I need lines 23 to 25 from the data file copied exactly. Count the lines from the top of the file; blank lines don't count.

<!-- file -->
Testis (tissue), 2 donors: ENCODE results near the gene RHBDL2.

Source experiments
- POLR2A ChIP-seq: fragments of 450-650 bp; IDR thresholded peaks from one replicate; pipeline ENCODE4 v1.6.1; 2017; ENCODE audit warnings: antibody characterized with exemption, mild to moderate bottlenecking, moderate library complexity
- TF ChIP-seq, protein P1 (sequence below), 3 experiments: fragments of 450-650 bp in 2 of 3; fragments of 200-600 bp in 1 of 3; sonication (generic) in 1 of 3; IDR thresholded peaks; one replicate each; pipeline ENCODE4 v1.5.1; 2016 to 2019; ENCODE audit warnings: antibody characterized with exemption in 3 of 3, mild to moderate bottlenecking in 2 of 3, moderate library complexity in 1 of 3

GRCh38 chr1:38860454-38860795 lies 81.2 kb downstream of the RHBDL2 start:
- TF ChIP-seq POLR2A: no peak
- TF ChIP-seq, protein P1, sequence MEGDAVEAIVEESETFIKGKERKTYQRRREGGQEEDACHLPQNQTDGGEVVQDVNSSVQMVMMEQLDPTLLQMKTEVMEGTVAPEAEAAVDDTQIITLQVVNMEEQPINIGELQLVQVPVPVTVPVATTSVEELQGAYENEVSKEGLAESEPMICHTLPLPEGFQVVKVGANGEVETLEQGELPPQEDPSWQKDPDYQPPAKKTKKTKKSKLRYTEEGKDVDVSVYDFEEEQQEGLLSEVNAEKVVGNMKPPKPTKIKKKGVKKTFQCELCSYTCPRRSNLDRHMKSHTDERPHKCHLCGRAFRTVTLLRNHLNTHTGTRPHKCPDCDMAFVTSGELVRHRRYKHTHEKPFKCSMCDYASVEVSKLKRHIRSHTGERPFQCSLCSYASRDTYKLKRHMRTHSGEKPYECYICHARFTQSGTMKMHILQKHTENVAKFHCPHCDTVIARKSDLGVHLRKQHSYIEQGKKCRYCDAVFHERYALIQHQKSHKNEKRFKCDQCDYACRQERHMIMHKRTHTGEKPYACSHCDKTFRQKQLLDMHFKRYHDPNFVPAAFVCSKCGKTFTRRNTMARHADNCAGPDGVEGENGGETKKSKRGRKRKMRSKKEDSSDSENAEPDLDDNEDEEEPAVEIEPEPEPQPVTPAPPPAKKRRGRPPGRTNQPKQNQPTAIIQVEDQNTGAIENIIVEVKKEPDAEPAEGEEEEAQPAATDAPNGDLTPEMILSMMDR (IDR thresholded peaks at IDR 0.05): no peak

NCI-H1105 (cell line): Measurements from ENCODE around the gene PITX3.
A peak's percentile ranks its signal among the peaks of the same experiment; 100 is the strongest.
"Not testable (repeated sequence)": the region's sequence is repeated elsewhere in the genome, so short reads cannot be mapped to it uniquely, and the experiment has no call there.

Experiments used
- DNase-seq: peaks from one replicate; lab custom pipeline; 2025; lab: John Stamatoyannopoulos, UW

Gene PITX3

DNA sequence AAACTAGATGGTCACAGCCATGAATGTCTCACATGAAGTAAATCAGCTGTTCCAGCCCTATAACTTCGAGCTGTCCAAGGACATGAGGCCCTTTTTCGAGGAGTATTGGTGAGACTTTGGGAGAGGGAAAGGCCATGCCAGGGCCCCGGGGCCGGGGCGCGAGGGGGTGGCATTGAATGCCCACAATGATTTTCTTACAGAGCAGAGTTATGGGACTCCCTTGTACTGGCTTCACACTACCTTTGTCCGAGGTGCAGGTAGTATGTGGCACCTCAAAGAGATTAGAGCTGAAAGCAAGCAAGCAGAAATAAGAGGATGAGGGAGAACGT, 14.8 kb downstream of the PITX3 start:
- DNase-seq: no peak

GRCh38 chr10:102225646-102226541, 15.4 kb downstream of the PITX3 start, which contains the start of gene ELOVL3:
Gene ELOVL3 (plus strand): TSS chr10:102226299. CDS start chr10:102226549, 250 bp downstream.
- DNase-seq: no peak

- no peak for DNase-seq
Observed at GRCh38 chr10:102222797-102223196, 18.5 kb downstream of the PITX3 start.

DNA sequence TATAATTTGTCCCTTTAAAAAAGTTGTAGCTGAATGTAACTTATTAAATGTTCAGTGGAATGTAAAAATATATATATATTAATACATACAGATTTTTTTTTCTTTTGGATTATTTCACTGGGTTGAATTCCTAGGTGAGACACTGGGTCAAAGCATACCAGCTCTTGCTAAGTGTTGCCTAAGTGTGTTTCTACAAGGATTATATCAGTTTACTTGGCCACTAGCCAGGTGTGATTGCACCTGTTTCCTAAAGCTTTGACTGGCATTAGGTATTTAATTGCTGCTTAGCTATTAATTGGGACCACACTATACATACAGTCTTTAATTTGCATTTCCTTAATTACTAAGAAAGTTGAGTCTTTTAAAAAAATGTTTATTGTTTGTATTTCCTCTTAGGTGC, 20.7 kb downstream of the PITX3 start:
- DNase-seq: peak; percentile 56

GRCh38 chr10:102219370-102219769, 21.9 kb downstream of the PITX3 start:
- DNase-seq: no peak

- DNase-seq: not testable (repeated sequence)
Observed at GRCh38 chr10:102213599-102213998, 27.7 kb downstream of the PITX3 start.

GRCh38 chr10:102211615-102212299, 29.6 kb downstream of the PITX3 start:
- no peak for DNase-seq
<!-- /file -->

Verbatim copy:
GRCh38 chr10:102219370-102219769, 21.9 kb downstream of the PITX3 start:
- DNase-seq: no peak

- DNase-seq: not testable (repeated sequence)